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Occupational asthma

Work exposure can cause or exacerbate asthma and can be associated with asthma variants such as eosinophilic bronchitis, and can have symptoms that mimic asthma.

Occupational asthma can be caused by specific workplace sensitizes, defined as agents that induce asthma via a mechanism associated with a specific immune response.

Occupational sensitizes commonly high molecular weight agents.

Hgh-molecular weight agents of 10 kD, usually can cause production of specific IgE antibodies and typical allergic responses.

Following sensitization low exposures can induce asthma easily.

Almost any protein that is airborne and inhaled can be a potential cause of OA.

While high-molecular weight agents are usually implicated, low-molecular weight chemicals can cause sensitization and asthma.

High-molecular weight agents associated with occupational asthma include:animal allergens, plants and plant products, cereals and grains, milk powder and egg powder, fungi, enzymes, insects, fish and crustaceans, and vegetable gums.

Workers at risk of exposure include: farmers, individuals working with lab animals, veterinarians, greenhouse workers, late text gloves makers, grain workers, bakery workers, food production workers, cooks, office workers, laboratory workers, pharmaceutical workers, workers handling h2242ing or crabs, printers and carpet makers.

Low-molecular weight agents involved in occupational asthma include:diisocyantes, acid anhydrides, acrylic monomers, wood dusts, metal salts, biocides, phenol-formaldehyde resin, persulfates and henna, drugs such as antibiotics, and aliphatic amines.

Workers at risk of occupational asthma from low molecular weight agents include: flexible polyurethane foam workers, installers of polyurethane foam insulation, urethrane spray painters, makers of epoxy resins for plastics, chemical industrial workers, dental workers, aesthetic applying individuals of artificial nails, carpenters, saw mill workers, forestry workers, refinery workers, jewelry workers, metal plating workers, welders of stainless steel, healthcare workers, makers of wood products, foundry workers, hairdressers, pharmaceutical workers, pharmacists, lacquer handlers, soldering workers, spray painters, and professional cleaners.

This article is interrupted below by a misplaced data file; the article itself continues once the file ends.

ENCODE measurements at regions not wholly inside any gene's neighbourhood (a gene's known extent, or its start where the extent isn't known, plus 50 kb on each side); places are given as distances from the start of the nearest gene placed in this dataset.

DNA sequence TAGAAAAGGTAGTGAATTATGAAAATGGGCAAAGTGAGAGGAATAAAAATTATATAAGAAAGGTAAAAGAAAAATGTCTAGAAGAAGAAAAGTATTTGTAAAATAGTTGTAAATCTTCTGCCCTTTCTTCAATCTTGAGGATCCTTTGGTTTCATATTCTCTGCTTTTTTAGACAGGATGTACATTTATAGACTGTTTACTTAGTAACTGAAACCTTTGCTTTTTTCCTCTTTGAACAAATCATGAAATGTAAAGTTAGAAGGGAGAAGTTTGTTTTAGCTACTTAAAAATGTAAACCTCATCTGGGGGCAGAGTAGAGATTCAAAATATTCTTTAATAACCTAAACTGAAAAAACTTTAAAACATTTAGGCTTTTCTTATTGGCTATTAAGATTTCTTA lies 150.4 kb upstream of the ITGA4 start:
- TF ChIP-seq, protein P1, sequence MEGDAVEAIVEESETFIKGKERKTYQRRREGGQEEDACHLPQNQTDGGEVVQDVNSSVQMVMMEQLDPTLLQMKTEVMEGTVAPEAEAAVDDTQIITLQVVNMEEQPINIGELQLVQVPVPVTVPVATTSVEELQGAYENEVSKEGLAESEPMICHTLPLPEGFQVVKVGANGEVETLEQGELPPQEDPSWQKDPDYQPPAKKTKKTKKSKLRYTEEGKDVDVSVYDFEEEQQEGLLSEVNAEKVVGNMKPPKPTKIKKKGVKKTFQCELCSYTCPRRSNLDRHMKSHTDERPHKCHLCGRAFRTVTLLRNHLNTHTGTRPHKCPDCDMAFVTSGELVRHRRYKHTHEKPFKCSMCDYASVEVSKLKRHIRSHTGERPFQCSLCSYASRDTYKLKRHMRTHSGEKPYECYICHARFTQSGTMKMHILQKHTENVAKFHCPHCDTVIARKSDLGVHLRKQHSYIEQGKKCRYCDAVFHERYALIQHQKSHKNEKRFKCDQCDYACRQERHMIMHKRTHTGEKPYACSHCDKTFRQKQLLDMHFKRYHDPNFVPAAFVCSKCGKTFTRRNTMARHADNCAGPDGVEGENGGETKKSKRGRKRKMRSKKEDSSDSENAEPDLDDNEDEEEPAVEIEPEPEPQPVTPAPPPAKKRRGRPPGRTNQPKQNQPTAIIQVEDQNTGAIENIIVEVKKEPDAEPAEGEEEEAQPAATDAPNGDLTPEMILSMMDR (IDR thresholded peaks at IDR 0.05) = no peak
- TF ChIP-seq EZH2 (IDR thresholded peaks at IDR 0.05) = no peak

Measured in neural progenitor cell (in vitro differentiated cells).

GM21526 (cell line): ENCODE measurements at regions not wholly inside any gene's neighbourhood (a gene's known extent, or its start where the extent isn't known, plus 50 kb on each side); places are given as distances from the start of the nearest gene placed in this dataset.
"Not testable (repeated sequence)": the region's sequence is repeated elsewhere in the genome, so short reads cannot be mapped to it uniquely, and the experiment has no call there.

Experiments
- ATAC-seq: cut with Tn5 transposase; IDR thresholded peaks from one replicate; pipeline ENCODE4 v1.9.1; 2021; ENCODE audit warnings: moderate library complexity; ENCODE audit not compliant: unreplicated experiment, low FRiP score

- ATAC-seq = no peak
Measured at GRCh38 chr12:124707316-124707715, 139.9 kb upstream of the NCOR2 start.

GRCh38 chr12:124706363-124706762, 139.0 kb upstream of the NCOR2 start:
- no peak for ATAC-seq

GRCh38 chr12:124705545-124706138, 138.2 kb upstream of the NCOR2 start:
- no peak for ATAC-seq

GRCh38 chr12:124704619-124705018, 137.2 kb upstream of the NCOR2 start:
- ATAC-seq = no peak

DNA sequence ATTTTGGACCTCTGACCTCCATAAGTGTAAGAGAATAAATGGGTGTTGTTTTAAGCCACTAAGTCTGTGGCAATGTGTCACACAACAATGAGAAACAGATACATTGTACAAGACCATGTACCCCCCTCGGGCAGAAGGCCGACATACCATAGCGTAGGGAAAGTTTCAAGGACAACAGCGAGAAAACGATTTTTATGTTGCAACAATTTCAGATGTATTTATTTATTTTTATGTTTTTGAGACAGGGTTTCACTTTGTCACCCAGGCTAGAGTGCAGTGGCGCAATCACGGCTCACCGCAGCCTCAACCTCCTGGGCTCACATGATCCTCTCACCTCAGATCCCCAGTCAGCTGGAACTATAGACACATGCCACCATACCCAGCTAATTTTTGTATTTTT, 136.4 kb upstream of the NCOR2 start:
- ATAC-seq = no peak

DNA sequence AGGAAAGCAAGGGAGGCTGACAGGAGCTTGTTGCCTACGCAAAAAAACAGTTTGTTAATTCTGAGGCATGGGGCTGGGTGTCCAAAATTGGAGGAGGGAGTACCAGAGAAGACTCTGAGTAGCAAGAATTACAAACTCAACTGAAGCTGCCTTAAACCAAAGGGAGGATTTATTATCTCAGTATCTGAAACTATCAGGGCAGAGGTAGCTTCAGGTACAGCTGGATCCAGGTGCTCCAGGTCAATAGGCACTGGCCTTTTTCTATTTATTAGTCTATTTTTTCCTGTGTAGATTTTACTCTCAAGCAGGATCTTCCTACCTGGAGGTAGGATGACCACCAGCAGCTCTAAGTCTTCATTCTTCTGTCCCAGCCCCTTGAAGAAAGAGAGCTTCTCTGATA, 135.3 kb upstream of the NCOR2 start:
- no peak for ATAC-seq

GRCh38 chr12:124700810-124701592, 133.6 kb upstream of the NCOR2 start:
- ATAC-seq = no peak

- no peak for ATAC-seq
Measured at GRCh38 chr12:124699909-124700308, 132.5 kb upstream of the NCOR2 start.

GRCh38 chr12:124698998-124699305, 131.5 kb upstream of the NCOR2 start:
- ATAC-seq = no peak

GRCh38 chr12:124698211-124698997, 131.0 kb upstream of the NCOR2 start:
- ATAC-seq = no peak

Occupational asthma may be caused by exposure to agents which are airway irritants, without the presence of sensitization.

Exposure to high levels of alkaline dust as has occurred in the collapse of the World Trade Center is a variant of irritant induced asthma.

Workers included in the exposure of irritants and the precipitation of asthma include cleaners, domestic and industrial, nurses, textile workers, hog farmers, aluminum pot room workers, poultry workers and aluminum smelters.

A spectrum of exposure can lead to asthma by low-level irritants and is difficult to diagnose an individual workers.

Increased risk of asthma in some cases with bronchitis and COPD may have associated irritant exposure.

Occupational asthma generally occurs in a fewer than 10% percent of workers exposed to the most known sensitizing agents.

The rate of sensitization varies with the inherent potency of sensitization by a given agent and also the level of its exposure.

Incidence estimated to be 250-300 cases per million people per year.

It is estimated that 16% of all cases of adult onset asthma are related to occupational exposure.

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